The Journey Back Home. If you're coming to William and Mary to pick up your student, they may not be ready to go, and may have six times more stuff than you have room for. Try to be patient. Your student may expect to stay out to unreasonable hours and sleep in until noon. Some of that's because that's what they are used to; some of it's probably an attempt to show you that they are not a kid anymore. Rather than setting a curfew, you may want to instead ask them to specify what time he/she will be home. Again, try to be patient.
Less Than a Perfect Semester. If the first semester has been less-than-wonderful, your student might drop hints about their experiences. This will require some serious but subtle conversation from you; is it homesickness, or something more serious? For many students, William and Mary may not really feel like home until they come back after their first winter break. They may have come to campus on a wave of momentum in the fall, but coming back in the spring with the same momentum may be a bit different depending on how your student feels about their fall semester. I think by now, you see the overall theme of this paragraph: Try to be patient. You raised them to be healthy, well-balanced adults, committed academic scholars, and solid citizens. They're just not done yet. None of us are.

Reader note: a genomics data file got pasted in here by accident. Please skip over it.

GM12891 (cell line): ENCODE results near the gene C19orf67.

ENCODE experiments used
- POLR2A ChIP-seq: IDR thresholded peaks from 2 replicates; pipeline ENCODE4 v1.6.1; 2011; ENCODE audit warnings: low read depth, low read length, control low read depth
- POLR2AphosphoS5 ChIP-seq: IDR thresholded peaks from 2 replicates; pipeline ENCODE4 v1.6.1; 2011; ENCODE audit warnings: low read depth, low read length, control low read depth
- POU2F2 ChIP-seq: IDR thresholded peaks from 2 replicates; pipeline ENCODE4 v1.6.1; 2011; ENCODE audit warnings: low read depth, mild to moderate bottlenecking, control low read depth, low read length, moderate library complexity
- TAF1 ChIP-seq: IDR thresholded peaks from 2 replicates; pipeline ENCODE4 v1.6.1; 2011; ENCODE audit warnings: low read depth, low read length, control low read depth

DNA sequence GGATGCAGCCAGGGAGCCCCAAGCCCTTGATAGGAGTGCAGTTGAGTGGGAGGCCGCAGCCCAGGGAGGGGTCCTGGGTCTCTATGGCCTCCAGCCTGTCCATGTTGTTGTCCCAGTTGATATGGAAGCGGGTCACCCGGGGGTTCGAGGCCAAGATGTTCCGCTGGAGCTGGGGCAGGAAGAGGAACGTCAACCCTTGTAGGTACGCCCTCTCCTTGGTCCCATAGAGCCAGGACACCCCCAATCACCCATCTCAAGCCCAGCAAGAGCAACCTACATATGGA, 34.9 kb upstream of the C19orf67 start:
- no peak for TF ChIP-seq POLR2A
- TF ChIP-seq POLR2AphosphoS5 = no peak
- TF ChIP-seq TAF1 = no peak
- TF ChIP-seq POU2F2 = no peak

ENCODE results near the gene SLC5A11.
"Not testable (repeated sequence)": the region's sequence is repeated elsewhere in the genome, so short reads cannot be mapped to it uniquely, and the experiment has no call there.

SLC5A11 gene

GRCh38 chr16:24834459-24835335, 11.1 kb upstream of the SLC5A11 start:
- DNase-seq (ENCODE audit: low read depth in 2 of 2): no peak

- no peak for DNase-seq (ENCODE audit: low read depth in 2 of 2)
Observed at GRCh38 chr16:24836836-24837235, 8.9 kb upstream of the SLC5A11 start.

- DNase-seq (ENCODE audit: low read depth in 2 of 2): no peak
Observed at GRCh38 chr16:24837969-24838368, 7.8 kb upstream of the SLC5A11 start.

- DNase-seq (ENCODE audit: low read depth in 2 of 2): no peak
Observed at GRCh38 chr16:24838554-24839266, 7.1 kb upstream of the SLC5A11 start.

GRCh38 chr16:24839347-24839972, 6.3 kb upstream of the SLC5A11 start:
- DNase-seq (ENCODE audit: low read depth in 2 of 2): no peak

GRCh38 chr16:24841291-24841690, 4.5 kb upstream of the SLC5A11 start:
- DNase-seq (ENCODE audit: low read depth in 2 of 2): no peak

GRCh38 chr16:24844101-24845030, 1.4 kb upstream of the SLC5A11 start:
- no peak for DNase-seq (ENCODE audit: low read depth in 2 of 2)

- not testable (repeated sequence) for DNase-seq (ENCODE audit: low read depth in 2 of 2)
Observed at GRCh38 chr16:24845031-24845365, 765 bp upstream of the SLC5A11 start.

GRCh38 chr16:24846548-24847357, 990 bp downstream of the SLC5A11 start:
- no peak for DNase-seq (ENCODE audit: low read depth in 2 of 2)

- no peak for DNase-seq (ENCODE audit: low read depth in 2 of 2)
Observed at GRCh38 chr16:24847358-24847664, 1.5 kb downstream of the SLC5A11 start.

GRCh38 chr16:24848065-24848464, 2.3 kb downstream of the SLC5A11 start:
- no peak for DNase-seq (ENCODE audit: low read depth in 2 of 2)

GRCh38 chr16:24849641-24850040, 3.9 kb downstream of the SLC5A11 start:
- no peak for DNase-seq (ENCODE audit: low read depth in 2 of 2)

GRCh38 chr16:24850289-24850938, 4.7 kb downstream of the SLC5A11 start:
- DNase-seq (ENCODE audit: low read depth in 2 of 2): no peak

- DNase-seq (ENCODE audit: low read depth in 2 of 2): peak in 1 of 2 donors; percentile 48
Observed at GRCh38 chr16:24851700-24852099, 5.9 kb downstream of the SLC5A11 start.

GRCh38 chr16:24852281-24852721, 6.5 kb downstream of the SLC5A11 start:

However you spend the winter break with your student, make sure that you are not putting too much pressure on making the time perfect. Allow them to take time to indulge and get some much needed rest. Allow them to have fun with their new friends and their old home friends. As always, please remind them to make safe and responsible decisions about their time at home.
I hope that your days together over the Winter break are fruitful, special and memorable.
All the best,
S. Mark Sikes
Associate Dean of Students
Director of Parent & Family Programs
College of William and Mary